Re: Bipedalism and theorizing... was Re: Morgan and creationists
Paul Crowley (Paul@crowleyp.demon.co.uk)
Fri, 02 Aug 96 16:40:53 GMT
In article <firstname.lastname@example.org>
email@example.com "Harry Erwin" writes:
> > Paul Crowley wrote:
> > > : Your scheme of things puts huge obstacles in the way of hominoid
> > > : evolution. Other primates have it much easier: no adaptation to
> > > : suspensory climbing; no re-adaptation to the ground. Are we really
> > > : sure our ancestors weren't baboons or monkeys? (Only joking).
> > >
> > > We're orthograde, not pronograde, in our anatomy.
> > But all primates are orthograde.
> No, not all primates are orthograde. Assignment: read a good book on
> primate anatomy.
The othograde posture of the trunk is a well known characteristic
of primates; only the very smallest tend to be pronograde, and we
are not concerned with them in this discussion. All I have to hand
is Schultz: The Life of Primates. Page 51 reads:
"The admirable grace with which gibbons can brachiate at high
speeds had not apparently become perfected until farily recently
. . . With brachiating locomation the trunk, naturally, is held
in an upright position . . . . The erectness of the trunk, however,
is not at all typical of brachiating primates only, but is really
maintained by all primates with widely varying degrees of complete-
ness during arboreal locomotion, as well as sitting which forms a
considerable part of their daily life."
> > > : Why do you propose a suspensory stage?
> > >
> > > Because we've got good evidence for it (Dryopithecus).
> > You'd have to say Dryopithecus is ancestral for it to be good
> > evidence of a suspensory stage? Is this what it comes down to?
> > I suggest that there is a serious conflict between your account of
> > the time new motor programs take to develop and a suspensory stage.
> We've also got anatomical evidence. Can you hang by your hands?
Just about; but, taking size into account, I'm far worse than most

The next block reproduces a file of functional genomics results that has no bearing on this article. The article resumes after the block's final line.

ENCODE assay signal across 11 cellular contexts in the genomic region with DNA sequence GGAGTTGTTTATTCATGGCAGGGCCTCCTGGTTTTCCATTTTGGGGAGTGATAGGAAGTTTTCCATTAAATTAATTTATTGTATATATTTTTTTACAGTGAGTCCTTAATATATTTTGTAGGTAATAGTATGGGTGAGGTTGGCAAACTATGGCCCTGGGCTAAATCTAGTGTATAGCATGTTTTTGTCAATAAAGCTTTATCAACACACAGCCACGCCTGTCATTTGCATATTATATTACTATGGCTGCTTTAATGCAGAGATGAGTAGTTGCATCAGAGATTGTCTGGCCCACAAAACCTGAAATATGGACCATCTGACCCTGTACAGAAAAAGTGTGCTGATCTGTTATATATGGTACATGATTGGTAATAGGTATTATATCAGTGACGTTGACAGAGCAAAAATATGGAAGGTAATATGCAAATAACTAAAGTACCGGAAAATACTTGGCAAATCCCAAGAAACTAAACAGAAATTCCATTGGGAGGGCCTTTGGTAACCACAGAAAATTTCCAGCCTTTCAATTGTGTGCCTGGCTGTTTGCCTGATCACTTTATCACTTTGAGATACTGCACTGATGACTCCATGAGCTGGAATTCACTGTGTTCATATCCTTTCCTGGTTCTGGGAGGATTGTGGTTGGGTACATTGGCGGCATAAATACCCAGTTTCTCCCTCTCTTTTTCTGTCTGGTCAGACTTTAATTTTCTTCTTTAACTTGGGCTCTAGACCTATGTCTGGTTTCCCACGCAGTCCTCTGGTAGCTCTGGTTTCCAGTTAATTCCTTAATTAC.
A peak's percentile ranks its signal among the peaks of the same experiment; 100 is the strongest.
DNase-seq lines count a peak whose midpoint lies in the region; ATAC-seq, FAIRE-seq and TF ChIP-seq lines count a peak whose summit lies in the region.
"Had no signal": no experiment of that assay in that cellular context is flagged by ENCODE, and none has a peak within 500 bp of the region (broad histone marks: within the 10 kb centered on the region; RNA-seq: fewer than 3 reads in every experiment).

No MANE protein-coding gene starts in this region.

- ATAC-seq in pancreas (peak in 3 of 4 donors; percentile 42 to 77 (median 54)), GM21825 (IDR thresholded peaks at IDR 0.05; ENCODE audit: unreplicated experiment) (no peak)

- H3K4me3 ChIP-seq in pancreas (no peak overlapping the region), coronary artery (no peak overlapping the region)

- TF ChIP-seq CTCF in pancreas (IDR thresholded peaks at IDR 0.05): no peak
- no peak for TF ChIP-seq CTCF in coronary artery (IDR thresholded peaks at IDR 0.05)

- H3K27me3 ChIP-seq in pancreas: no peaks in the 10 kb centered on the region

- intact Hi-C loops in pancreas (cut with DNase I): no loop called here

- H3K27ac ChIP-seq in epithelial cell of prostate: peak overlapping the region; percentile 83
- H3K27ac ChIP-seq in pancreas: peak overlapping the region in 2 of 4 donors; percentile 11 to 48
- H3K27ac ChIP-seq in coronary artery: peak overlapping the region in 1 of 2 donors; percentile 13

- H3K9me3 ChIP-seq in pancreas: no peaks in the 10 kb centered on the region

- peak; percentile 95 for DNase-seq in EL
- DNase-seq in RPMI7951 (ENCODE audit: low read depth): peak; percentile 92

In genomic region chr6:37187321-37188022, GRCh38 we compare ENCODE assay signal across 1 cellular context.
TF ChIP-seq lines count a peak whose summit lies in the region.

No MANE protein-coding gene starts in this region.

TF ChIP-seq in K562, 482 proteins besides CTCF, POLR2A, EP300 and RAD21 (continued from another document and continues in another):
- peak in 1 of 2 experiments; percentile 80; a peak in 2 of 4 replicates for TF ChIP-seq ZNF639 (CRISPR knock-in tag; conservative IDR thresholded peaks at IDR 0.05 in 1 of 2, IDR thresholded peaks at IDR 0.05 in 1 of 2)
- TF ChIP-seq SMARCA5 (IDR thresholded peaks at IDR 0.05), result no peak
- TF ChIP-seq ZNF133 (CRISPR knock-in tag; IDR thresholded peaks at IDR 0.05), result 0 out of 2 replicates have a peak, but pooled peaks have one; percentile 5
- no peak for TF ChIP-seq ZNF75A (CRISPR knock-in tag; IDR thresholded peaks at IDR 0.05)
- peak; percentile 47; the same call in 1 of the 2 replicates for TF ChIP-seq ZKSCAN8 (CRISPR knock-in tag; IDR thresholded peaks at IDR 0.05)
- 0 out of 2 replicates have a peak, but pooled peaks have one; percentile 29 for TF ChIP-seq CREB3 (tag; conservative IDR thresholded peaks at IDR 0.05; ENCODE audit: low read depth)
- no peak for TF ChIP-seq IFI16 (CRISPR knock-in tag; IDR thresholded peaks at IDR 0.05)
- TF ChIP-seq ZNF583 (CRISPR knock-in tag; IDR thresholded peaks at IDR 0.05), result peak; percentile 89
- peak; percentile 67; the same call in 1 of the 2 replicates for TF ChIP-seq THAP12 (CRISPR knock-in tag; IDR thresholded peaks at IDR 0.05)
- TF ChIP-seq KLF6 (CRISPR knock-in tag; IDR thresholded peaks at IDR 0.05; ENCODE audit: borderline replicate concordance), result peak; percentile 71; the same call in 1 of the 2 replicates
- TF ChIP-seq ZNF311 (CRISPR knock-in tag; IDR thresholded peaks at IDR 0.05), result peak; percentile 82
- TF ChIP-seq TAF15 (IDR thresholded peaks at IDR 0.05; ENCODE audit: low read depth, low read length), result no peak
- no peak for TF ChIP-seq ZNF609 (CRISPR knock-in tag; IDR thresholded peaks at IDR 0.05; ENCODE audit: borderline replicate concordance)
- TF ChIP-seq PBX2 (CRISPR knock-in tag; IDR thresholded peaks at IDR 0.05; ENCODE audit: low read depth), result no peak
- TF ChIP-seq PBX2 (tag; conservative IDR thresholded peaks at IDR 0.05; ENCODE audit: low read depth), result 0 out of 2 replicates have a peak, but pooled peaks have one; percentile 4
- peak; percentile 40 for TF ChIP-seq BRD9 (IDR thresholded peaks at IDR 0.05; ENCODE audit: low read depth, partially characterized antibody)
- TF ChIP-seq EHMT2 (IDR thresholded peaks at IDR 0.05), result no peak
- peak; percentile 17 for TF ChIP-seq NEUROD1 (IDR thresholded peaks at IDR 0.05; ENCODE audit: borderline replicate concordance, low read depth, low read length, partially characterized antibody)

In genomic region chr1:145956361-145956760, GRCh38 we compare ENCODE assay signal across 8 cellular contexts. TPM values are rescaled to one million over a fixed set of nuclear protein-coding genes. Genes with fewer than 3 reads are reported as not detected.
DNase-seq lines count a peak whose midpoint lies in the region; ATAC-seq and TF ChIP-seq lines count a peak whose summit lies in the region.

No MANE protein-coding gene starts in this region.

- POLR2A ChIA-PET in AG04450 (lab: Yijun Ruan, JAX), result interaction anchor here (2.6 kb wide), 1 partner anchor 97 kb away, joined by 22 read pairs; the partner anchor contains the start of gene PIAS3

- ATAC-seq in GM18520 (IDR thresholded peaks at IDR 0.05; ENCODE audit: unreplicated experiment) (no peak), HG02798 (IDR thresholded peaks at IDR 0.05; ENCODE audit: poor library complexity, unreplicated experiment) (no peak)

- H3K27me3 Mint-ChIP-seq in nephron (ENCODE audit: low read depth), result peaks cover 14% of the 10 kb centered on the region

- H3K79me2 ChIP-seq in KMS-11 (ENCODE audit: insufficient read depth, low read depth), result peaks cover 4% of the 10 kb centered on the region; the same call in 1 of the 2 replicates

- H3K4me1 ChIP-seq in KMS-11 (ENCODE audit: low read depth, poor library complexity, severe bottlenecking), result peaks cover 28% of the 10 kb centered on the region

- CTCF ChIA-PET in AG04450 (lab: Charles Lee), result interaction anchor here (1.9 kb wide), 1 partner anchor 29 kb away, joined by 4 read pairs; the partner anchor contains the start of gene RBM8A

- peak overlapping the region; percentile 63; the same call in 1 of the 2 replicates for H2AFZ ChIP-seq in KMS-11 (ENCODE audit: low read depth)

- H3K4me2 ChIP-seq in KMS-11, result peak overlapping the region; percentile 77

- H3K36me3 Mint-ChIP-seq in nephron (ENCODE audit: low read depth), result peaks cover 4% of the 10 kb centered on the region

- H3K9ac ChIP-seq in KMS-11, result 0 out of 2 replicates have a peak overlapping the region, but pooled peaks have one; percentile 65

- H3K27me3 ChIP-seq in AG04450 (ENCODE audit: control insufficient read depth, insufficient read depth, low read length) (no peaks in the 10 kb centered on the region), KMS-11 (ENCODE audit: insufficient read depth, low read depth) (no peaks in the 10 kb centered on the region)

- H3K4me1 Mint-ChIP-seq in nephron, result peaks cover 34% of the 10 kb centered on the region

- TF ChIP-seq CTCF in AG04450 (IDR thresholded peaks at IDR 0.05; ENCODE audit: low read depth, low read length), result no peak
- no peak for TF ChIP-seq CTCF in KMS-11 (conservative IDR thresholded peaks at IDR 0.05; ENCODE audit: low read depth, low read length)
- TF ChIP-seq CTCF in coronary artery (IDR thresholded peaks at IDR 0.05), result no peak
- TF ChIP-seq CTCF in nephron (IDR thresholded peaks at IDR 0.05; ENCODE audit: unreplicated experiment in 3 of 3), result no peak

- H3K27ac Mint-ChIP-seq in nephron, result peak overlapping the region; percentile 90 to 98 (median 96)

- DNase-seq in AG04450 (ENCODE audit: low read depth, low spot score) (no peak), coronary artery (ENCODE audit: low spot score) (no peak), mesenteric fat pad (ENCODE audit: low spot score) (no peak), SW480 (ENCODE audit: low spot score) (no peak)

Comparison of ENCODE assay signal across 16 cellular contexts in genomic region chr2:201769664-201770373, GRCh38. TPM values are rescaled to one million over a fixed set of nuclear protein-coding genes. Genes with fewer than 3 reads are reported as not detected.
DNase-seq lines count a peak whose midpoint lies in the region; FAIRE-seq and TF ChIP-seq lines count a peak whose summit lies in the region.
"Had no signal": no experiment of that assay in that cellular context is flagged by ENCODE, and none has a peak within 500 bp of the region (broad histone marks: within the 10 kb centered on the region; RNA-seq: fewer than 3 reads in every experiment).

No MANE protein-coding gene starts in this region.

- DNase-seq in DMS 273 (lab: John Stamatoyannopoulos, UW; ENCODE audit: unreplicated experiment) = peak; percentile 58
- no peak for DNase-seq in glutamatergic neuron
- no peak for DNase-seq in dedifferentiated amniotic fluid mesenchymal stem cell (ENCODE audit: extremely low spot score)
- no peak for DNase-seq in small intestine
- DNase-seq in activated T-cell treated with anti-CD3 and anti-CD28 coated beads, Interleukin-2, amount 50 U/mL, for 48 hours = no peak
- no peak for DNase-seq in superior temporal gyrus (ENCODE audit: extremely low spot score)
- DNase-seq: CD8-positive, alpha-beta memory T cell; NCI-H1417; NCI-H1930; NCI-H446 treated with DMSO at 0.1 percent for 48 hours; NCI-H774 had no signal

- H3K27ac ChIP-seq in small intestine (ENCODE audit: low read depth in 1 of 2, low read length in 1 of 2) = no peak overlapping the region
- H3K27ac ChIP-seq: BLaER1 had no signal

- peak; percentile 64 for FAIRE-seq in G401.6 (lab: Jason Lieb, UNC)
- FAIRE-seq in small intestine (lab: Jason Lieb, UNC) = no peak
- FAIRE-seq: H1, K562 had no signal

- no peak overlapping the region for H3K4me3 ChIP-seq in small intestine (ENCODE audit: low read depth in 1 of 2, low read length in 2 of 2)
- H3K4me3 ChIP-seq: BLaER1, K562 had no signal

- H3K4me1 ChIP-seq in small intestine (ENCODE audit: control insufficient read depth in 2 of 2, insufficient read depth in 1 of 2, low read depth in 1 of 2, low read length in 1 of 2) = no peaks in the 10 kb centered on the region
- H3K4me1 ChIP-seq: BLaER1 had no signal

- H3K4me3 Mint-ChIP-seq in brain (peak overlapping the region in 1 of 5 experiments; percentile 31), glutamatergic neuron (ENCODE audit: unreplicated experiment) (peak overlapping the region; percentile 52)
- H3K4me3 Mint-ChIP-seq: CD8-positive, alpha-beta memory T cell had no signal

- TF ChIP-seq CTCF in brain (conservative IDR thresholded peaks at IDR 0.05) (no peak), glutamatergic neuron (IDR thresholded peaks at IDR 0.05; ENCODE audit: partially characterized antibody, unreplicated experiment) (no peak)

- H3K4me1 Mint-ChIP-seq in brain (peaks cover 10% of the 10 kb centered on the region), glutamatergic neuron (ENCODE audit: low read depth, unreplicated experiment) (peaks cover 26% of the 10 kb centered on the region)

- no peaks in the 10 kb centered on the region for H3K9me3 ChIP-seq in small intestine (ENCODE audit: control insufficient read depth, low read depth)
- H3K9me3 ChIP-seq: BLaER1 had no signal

monkeys. I'm perfectly happy having a quasi-chimp as an ancestor
but I don't think I (or it) ever had a quasi-gibbon as one. This
is partly for the reasons you gave -- it would have involved too
many drastic changes to the motor programs.
> Science is about creating a network of tested propositions that reinforce
> each other. There is such a network associated with the assumption of a
> suspensory stage in our evolution. It includes a good deal of hominoid
> post-cranial material from the Miocene and Pliocene. It includes hominid
> post-cranial material. It includes anatomy.
You have presented no reasoning (except the old one about a change in
climate causing something uncertain) or referred to any hard evidence.
When poor scientists congregrate in an area with little firm data and
a history of numerous previous wrong judgements the result is often
a defensive attitude which leads to bad thinking and unquestioned
(and unquestionable) assumptions.
> > It would follow that our ancestors were probably ground-based
> > primates for 15-25 Myr. The niche is much larger. It is also
> > probable that knuckle-walking is an ancient adaptation. Was there
> > any post-cranial material for Ankarapithecus?
> No, it does not follow. You're about 30 years out of date.
Hopefully, we'll get an answer from fossil data someday. Maybe
a 15 mya knuckle-walker, or DNA evidence that (say) gorillas
speciated around 20 mya.